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By Houston Allergy & Sinus (bio below)
Mild allergies don’t always get as much attention as other, more serious childhood conditions like asthma or anaphylaxis, but they can still make your child’s – and your – life miserable, and they can exacerbate other conditions. So when your child’s pediatrician says: “I think your child has allergies,” you may be wondering – and dreading – what’s next, especially if your child is afraid of needles.
Fortunately, allergy tests for kids are incredibly common, and since many children have to go through them; the testing has been refined so that it’s as painless as possible. These purpose of allergy testing in children is simple: To identify the substances your child is allergic to. Once you know what the substances are, you can avoid them if at all possible or pursue other treatments if not.
What you need to know about allergy testing in children
Allergy Tests for Kids Are Simple
If you’re dreading your child’s upcoming allergy tests because you remember your own from the past, take heart. Significant developments make today’s allergy tests much easier and more comfortable than those in years past. Today, simple painless “pinprick” allergy skin tests are usually used to identify allergenic substances, and children usually feel no pain at all. Most of the time, allergy blood tests are not even necessary.
Types of Allergy Skin Testing
Allergy skin testing is generally comprised of two different types of tests. The first, the percutaneous test, is conducted by placing a small, diluted version of the allergenic substance just under the skin through a prick or scratch. The second is the intradermal skin test, whereby a needle actually injects the allergen in question. Your child will receive a series of these, often done a grid-like pattern on the back, all at once.
Preparing Your Child For An Allergy Skin Test
Stop giving antihistamines to your child
A week before the test, your pediatrician or allergist will instruct you to stop giving your child antihistamines to treat allergy symptoms. Your doctor can advise you on alternate treatments for allergy symptoms during that week.
What if your child hates needles?
If your child hates needles (and what child doesn’t?), the test itself will probably cause some anxiety. In reality, these “pinpricks” are done very quickly with very little discomfort – about the same as the sting of a mosquito bite. Anticipation and anxiety are worse than the pinpricks, in other words. However, if your child is particularly anxious, he or she may not believe that “this doesn’t hurt” means just that, so be prepared to soothe your child and calm his or her anxieties at the allergist’s office before and while the test is taking place.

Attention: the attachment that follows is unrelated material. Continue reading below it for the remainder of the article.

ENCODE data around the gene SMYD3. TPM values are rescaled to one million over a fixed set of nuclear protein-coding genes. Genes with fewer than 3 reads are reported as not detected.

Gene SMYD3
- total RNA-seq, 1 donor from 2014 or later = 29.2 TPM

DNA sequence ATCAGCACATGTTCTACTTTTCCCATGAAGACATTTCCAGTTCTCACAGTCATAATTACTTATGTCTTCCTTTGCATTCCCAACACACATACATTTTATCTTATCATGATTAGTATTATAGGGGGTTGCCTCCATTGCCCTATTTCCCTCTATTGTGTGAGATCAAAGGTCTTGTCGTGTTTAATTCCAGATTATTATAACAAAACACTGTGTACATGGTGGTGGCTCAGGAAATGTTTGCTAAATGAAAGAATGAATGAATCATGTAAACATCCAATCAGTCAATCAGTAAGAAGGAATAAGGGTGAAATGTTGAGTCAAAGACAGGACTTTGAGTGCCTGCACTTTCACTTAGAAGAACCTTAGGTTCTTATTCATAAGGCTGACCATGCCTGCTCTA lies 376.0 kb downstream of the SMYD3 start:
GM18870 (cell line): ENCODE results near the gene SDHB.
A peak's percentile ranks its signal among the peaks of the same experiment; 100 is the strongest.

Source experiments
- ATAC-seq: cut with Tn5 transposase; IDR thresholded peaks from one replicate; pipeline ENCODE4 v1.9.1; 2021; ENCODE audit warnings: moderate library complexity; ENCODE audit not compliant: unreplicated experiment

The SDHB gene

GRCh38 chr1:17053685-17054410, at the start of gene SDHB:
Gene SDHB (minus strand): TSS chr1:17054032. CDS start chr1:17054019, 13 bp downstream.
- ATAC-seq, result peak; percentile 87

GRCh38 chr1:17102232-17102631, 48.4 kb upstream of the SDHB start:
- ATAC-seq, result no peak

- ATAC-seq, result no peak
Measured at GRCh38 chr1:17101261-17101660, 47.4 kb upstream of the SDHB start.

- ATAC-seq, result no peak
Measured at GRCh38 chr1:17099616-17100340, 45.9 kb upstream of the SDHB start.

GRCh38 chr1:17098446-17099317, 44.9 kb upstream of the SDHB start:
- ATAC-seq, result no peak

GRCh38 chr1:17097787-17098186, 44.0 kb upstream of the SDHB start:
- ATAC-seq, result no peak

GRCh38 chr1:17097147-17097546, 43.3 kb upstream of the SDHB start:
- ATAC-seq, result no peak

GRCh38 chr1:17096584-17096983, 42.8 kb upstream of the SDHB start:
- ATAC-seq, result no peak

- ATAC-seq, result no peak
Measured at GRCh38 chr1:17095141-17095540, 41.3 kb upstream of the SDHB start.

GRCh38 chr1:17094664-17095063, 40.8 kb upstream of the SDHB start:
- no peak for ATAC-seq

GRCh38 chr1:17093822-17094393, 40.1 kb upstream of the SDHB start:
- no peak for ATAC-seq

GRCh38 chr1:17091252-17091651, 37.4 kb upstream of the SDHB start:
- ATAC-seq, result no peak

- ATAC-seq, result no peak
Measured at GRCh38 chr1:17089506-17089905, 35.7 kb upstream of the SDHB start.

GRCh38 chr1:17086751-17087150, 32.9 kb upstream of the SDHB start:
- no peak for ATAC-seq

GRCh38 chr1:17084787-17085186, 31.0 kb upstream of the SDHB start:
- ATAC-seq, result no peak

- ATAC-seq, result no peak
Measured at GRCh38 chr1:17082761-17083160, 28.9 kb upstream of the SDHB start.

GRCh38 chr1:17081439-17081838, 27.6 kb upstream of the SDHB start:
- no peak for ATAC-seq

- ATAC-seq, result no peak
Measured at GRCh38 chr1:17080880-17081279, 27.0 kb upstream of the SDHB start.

Should you tell your child ahead of time what the test entails?
Probably, at least enough to soothe his or her fears. If your child is the type who hears “needle” and then hides under the bed for the rest of the month, you’ll need to choose your words carefully.
How to discuss allergy skin testing with your child
Explain that a doctor will need to do some tests to figure out what your child’s allergies are so that they can be treated appropriately. Explain that with treatment, your child’s symptoms will be greatly minimized or may even disappear altogether, so that he or she can stop being sick all the time. If your child is particularly anxious, you can reassure him or her that only a small amount of the substance he or she is allergic to will be used in the test, and that nothing bad will happen because of it.
Explain through demonstration
If your child is particularly fearful of needles, you can show him or her how the percutaneous test is done by pressing a clean toothpick gently on your child’s skin. You can also reassure him or her that the test does not cause bleeding, and that he or she may not even feel it. Once you go to the allergist, the doctor may also let your child see and touch a similar instrument before the test to allay any fears. Explain that if your child does have a reaction to an allergenic substance, it won’t hurt. It will just itch like a mosquito bite – unpleasant, to be sure, but not painful. And because your child is likely familiar with what a mosquito bite feels like, this familiar reference will be comforting to him or her.
Allergy Skin Testing Results
Depending on the allergenic substances, reactions to the skin tests may take anywhere from a few minutes to a couple of days. If the substances will react within a few minutes, you can simply take games or books, etc., to the allergist’s office to occupy your child while you wait for the allergy skin testing results. If your doctor must send you home after the test to wait for reactions to occur, you will probably be warned not to give your child antihistamines for several days, until the evaluation has taken place. That’s because antihistamines may suppress allergenic reactions that the allergist will need to see for proper diagnosis and treatment.
When to Retest for Allergies
Finally, allergy testing usually isn’t done “just once.” Instead, it’s likely that your child will need to be seen and re-evaluated with new testing every three years or so. The good news is, many children outgrow allergies as they get older. Ultimately, most children can leave allergy testing entirely behind once they move into puberty and adulthood.
This article was submitted by Houston Sinus & Allergy. They are lead by Dr. CT Nguyen, a Houston ENT that specializes in treating nasal and sinus conditions and providing allergy care. They are committed to helping patients find long term relief from their symptoms. Join them on Facebook.